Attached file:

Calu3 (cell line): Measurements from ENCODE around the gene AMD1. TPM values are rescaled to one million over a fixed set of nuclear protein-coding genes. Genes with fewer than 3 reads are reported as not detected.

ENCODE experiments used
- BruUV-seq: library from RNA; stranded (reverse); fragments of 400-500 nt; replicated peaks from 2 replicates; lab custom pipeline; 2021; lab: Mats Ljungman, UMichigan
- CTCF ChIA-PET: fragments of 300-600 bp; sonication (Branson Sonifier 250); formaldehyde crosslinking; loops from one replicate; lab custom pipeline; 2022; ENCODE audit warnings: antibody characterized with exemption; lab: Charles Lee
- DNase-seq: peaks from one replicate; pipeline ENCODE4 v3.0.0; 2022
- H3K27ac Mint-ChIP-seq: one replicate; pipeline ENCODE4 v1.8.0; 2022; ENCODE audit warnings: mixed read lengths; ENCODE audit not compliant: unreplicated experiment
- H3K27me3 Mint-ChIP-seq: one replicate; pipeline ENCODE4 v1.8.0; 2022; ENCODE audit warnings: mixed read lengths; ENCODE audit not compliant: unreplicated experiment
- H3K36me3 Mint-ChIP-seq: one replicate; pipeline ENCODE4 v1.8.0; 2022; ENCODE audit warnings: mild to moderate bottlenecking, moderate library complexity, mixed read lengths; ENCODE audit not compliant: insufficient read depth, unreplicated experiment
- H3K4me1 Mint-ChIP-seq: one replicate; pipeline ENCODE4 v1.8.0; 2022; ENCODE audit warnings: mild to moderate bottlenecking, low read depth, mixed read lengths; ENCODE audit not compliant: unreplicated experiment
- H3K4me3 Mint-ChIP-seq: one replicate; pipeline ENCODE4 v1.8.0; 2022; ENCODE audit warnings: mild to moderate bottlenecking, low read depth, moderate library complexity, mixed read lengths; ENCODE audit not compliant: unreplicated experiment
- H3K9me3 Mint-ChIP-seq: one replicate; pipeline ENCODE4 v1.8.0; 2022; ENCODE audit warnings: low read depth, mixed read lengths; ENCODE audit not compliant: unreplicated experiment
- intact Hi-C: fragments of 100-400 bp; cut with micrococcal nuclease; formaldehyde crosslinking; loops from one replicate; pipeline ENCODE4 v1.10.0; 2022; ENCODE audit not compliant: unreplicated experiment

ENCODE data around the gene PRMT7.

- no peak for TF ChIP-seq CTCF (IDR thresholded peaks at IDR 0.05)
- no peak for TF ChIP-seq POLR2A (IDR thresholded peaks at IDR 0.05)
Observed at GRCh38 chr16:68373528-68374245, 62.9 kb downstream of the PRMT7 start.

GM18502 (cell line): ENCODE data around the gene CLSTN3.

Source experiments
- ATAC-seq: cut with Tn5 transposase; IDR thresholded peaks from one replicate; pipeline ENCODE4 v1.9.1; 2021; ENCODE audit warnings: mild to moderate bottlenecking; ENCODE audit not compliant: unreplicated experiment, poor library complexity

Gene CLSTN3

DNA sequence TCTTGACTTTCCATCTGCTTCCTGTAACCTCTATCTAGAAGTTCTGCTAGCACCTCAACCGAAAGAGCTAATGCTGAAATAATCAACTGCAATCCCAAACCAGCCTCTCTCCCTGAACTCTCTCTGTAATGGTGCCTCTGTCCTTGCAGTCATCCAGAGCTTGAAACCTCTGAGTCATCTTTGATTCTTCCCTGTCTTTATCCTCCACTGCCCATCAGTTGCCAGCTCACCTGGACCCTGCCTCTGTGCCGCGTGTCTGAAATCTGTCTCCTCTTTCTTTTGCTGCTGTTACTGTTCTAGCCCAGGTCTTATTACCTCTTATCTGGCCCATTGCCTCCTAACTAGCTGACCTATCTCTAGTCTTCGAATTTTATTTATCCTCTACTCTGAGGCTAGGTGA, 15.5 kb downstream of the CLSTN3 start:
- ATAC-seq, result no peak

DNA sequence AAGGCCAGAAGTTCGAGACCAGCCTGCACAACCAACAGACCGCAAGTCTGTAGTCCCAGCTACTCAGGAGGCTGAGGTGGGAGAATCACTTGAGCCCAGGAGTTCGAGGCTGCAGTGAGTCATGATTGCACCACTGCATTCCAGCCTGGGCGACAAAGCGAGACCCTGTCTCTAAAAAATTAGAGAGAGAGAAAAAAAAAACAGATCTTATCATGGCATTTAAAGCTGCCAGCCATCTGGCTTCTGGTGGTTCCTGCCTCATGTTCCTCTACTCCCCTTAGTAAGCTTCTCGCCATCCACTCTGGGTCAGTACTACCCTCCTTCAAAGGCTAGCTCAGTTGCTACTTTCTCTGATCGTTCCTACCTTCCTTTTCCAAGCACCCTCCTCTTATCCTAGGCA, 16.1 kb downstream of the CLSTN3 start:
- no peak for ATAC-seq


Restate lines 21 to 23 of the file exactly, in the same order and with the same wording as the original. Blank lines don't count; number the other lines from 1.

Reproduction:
DNA sequence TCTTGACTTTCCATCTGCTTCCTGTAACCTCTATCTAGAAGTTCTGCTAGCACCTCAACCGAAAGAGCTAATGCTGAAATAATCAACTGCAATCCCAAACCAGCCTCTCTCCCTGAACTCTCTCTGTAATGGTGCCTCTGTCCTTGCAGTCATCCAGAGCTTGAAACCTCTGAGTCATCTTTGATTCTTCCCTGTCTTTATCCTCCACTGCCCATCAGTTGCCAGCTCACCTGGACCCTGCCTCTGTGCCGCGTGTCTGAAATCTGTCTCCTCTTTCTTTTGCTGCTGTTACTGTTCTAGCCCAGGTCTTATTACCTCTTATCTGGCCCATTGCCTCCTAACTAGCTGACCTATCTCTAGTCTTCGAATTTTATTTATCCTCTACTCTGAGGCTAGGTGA, 15.5 kb downstream of the CLSTN3 start:
- ATAC-seq, result no peak

DNA sequence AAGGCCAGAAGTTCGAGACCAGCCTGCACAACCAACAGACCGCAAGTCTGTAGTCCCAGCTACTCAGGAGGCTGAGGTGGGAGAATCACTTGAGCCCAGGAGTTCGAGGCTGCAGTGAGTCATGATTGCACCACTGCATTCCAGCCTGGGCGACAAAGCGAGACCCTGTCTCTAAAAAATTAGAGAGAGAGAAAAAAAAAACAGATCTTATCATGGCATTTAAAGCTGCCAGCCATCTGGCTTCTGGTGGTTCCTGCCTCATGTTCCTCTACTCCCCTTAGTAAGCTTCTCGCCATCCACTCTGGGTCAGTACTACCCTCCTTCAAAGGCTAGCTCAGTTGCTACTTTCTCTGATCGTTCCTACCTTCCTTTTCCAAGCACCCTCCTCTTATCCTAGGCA, 16.1 kb downstream of the CLSTN3 start: